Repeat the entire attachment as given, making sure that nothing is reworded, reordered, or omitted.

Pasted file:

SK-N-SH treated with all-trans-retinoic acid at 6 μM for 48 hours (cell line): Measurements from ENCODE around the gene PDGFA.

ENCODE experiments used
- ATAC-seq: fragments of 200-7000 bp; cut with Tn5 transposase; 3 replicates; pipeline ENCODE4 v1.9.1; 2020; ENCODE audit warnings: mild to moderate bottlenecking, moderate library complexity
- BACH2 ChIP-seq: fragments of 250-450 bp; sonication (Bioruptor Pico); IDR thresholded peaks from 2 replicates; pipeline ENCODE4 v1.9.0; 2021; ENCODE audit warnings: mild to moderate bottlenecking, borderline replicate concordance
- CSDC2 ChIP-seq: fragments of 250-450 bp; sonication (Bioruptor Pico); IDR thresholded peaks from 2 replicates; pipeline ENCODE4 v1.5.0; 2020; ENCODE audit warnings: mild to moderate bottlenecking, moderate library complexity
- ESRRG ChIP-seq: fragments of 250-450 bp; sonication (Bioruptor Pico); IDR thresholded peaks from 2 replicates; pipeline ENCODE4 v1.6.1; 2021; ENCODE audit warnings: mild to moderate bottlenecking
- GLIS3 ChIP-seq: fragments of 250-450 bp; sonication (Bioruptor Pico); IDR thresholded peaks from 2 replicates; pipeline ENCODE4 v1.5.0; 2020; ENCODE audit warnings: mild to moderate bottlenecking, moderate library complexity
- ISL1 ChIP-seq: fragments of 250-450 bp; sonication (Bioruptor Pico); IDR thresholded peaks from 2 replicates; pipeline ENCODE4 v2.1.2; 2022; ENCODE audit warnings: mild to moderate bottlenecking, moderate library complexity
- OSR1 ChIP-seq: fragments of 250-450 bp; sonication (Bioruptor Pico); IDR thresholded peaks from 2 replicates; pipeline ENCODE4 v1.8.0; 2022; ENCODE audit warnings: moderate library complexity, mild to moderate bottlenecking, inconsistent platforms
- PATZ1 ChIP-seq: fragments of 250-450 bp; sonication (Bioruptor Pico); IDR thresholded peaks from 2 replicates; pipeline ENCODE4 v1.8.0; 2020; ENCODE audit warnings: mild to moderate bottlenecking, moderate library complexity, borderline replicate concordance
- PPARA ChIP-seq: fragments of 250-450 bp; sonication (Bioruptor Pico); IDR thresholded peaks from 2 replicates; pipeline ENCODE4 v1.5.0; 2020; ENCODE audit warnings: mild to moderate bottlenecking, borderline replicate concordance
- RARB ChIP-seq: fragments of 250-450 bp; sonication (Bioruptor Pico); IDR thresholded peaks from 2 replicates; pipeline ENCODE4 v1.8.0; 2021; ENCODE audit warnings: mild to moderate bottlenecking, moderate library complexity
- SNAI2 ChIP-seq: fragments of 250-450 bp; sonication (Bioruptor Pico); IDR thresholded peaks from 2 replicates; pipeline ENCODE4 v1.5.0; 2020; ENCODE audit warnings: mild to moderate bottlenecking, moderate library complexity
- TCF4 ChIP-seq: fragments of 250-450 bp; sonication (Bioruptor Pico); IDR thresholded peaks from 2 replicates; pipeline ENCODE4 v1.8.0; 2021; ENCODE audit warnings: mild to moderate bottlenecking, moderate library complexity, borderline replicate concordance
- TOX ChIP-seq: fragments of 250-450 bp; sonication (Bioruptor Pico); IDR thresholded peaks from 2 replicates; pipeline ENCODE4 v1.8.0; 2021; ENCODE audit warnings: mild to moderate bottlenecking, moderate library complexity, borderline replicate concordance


SK-N-SH treated with all-trans-retinoic acid at 6 μM for 48 hours (cell line): Measurements from ENCODE around the gene PDGFA.

ENCODE experiments used
- ATAC-seq: fragments of 200-7000 bp; cut with Tn5 transposase; 3 replicates; pipeline ENCODE4 v1.9.1; 2020; ENCODE audit warnings: mild to moderate bottlenecking, moderate library complexity
- BACH2 ChIP-seq: fragments of 250-450 bp; sonication (Bioruptor Pico); IDR thresholded peaks from 2 replicates; pipeline ENCODE4 v1.9.0; 2021; ENCODE audit warnings: mild to moderate bottlenecking, borderline replicate concordance
- CSDC2 ChIP-seq: fragments of 250-450 bp; sonication (Bioruptor Pico); IDR thresholded peaks from 2 replicates; pipeline ENCODE4 v1.5.0; 2020; ENCODE audit warnings: mild to moderate bottlenecking, moderate library complexity
- ESRRG ChIP-seq: fragments of 250-450 bp; sonication (Bioruptor Pico); IDR thresholded peaks from 2 replicates; pipeline ENCODE4 v1.6.1; 2021; ENCODE audit warnings: mild to moderate bottlenecking
- GLIS3 ChIP-seq: fragments of 250-450 bp; sonication (Bioruptor Pico); IDR thresholded peaks from 2 replicates; pipeline ENCODE4 v1.5.0; 2020; ENCODE audit warnings: mild to moderate bottlenecking, moderate library complexity
- ISL1 ChIP-seq: fragments of 250-450 bp; sonication (Bioruptor Pico); IDR thresholded peaks from 2 replicates; pipeline ENCODE4 v2.1.2; 2022; ENCODE audit warnings: mild to moderate bottlenecking, moderate library complexity
- OSR1 ChIP-seq: fragments of 250-450 bp; sonication (Bioruptor Pico); IDR thresholded peaks from 2 replicates; pipeline ENCODE4 v1.8.0; 2022; ENCODE audit warnings: moderate library complexity, mild to moderate bottlenecking, inconsistent platforms
- PATZ1 ChIP-seq: fragments of 250-450 bp; sonication (Bioruptor Pico); IDR thresholded peaks from 2 replicates; pipeline ENCODE4 v1.8.0; 2020; ENCODE audit warnings: mild to moderate bottlenecking, moderate library complexity, borderline replicate concordance
- PPARA ChIP-seq: fragments of 250-450 bp; sonication (Bioruptor Pico); IDR thresholded peaks from 2 replicates; pipeline ENCODE4 v1.5.0; 2020; ENCODE audit warnings: mild to moderate bottlenecking, borderline replicate concordance
- RARB ChIP-seq: fragments of 250-450 bp; sonication (Bioruptor Pico); IDR thresholded peaks from 2 replicates; pipeline ENCODE4 v1.8.0; 2021; ENCODE audit warnings: mild to moderate bottlenecking, moderate library complexity
- SNAI2 ChIP-seq: fragments of 250-450 bp; sonication (Bioruptor Pico); IDR thresholded peaks from 2 replicates; pipeline ENCODE4 v1.5.0; 2020; ENCODE audit warnings: mild to moderate bottlenecking, moderate library complexity
- TCF4 ChIP-seq: fragments of 250-450 bp; sonication (Bioruptor Pico); IDR thresholded peaks from 2 replicates; pipeline ENCODE4 v1.8.0; 2021; ENCODE audit warnings: mild to moderate bottlenecking, moderate library complexity, borderline replicate concordance
- TOX ChIP-seq: fragments of 250-450 bp; sonication (Bioruptor Pico); IDR thresholded peaks from 2 replicates; pipeline ENCODE4 v1.8.0; 2021; ENCODE audit warnings: mild to moderate bottlenecking, moderate library complexity, borderline replicate concordance